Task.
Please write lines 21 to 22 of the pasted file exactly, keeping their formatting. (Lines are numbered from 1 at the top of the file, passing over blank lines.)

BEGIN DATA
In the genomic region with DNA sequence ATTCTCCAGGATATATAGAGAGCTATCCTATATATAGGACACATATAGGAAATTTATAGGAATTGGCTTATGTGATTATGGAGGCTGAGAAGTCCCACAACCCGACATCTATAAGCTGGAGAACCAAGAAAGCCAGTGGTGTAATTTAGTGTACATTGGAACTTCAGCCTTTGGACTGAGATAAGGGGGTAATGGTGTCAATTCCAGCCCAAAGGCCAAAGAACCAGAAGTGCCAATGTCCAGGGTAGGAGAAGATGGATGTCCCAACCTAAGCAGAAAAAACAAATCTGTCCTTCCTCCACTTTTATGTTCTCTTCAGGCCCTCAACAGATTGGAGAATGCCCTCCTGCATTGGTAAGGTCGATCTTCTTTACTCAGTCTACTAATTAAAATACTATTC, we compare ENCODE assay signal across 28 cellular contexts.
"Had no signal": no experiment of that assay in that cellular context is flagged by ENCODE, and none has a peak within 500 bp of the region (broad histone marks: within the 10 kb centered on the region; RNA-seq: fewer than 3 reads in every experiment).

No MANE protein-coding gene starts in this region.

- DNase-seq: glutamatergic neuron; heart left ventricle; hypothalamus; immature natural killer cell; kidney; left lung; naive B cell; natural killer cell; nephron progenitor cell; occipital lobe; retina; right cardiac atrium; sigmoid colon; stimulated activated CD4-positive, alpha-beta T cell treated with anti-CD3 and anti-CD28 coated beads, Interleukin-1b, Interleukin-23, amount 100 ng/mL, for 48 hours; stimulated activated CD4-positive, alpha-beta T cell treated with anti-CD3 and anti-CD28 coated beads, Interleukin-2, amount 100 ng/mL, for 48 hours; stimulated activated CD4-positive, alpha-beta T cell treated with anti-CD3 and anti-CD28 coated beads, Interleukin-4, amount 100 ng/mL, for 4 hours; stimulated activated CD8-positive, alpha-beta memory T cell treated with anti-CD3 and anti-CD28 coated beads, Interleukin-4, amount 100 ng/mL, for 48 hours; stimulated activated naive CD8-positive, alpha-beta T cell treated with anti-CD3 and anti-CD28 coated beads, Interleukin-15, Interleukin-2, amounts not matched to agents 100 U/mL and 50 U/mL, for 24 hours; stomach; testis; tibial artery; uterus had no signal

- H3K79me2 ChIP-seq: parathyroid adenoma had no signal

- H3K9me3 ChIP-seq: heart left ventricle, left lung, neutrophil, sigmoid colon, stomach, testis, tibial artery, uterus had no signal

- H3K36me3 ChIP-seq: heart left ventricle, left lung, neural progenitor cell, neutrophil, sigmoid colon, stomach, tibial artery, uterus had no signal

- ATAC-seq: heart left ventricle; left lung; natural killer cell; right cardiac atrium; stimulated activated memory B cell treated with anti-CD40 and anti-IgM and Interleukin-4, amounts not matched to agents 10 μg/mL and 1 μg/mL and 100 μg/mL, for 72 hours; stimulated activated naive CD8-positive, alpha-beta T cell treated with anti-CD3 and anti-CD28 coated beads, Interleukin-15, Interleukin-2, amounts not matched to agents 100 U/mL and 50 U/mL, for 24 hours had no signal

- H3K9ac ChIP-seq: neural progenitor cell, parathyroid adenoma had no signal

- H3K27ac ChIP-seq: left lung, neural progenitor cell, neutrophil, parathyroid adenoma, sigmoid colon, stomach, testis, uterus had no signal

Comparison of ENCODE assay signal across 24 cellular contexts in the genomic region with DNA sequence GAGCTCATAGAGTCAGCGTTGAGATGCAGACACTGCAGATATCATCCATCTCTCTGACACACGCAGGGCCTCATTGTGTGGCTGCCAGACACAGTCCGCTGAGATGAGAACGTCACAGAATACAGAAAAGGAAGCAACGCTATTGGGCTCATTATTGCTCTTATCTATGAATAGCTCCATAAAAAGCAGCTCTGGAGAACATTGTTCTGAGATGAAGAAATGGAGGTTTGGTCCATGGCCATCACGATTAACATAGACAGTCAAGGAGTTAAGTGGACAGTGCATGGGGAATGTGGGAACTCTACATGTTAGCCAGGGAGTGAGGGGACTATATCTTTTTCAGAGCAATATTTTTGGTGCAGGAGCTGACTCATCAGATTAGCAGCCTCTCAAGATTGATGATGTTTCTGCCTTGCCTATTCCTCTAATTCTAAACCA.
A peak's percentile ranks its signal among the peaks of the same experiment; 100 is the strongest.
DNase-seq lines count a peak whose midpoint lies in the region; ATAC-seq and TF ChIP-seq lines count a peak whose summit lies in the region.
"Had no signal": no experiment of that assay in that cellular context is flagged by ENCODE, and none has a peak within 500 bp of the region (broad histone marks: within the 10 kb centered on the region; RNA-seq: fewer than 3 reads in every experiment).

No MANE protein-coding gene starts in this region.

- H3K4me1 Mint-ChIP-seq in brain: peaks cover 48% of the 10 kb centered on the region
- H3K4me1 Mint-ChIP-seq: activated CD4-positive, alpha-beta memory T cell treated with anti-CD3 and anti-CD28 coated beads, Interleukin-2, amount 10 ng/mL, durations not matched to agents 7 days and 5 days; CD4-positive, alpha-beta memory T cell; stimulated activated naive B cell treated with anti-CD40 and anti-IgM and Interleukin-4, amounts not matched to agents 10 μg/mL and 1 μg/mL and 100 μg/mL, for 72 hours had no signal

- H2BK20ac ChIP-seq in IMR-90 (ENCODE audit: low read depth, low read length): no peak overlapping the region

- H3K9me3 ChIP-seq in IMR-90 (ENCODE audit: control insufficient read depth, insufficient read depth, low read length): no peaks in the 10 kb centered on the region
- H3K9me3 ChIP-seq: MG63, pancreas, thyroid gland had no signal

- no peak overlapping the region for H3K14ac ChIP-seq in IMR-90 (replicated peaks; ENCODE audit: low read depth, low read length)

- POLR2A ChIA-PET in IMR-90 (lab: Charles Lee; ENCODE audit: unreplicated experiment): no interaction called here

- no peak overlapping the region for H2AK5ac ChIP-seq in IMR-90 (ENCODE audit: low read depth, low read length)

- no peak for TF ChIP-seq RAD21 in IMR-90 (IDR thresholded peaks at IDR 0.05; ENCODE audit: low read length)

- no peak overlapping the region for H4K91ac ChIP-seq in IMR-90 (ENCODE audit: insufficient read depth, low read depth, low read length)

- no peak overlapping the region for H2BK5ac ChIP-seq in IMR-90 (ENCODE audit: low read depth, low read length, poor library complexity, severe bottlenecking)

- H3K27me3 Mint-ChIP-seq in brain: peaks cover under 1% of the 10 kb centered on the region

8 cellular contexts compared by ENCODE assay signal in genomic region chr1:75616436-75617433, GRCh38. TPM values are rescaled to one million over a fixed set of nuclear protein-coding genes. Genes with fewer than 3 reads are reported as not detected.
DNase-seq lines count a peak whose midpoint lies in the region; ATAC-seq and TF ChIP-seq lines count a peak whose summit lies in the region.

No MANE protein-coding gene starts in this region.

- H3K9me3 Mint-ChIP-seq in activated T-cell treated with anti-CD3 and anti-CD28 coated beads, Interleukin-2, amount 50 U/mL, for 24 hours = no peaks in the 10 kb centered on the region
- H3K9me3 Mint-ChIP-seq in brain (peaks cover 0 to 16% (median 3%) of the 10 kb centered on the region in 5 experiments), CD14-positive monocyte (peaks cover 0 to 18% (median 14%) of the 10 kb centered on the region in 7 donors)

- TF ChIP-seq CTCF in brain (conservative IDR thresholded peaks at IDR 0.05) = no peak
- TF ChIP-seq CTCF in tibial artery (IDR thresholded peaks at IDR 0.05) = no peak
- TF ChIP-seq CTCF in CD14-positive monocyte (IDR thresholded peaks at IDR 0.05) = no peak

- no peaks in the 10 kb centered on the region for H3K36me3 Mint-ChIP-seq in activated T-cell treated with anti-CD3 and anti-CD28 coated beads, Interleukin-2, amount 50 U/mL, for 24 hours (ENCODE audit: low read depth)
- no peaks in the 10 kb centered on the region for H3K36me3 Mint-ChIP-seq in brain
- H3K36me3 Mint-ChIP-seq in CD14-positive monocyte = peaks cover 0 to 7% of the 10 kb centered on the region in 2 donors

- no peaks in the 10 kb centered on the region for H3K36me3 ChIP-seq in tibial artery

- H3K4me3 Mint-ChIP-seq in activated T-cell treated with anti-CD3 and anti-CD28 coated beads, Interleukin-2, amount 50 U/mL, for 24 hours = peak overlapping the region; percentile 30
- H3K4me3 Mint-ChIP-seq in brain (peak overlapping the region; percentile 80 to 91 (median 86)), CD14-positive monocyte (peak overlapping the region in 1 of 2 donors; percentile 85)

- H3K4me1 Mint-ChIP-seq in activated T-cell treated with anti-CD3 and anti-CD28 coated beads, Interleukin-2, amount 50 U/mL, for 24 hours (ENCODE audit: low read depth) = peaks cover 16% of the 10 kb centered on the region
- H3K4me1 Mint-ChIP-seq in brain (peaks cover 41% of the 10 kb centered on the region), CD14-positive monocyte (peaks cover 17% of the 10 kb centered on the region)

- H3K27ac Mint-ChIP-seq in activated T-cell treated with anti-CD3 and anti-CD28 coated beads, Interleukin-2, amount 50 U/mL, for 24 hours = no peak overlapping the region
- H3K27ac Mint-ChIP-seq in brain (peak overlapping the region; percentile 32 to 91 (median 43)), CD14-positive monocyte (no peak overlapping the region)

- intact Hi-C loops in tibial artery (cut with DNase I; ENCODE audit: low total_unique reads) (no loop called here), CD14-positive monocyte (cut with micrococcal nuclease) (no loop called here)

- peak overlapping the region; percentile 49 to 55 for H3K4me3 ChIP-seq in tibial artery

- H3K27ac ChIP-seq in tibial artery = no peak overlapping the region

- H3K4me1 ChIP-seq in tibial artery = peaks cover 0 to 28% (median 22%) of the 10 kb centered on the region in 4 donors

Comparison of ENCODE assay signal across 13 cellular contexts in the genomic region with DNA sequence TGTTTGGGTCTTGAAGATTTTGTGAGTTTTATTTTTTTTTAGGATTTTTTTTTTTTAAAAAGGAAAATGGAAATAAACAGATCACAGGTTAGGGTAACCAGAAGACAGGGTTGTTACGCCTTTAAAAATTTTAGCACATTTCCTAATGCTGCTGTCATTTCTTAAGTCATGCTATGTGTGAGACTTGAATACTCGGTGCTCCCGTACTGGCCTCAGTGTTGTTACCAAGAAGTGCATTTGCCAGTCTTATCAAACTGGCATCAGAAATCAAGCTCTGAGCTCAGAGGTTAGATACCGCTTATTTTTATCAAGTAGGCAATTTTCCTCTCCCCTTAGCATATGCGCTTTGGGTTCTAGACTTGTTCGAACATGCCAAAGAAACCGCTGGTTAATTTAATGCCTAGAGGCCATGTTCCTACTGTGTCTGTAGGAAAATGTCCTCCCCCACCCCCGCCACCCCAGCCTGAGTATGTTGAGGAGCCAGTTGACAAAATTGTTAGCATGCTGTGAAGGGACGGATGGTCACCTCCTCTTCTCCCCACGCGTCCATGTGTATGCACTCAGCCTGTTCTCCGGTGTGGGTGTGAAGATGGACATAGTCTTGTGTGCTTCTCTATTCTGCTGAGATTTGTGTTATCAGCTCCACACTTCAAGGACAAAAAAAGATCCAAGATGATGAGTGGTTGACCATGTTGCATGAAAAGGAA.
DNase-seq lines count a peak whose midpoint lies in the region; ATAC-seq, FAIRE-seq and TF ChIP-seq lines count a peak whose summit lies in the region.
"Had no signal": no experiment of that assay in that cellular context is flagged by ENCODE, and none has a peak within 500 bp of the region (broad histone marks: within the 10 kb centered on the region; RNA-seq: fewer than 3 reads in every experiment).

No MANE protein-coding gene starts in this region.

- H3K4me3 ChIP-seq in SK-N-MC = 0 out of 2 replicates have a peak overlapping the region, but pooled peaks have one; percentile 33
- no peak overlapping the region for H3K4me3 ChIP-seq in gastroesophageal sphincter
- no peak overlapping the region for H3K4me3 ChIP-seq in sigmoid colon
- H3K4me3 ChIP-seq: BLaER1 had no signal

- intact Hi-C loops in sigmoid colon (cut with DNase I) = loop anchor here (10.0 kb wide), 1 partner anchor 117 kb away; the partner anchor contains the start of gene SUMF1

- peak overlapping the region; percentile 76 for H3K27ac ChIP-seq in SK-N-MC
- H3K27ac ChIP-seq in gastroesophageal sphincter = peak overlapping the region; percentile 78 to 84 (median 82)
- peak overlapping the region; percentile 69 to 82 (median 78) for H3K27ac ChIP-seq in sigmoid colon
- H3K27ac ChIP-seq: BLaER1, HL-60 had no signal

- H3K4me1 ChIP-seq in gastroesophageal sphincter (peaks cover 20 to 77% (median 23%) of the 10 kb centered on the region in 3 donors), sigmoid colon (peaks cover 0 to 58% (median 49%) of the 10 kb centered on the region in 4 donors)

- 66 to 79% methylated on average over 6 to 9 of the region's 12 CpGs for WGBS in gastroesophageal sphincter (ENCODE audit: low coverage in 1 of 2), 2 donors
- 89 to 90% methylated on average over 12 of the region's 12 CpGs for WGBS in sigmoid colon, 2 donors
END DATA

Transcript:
- no peak overlapping the region for H3K14ac ChIP-seq in IMR-90 (replicated peaks; ENCODE audit: low read depth, low read length)

- POLR2A ChIA-PET in IMR-90 (lab: Charles Lee; ENCODE audit: unreplicated experiment): no interaction called here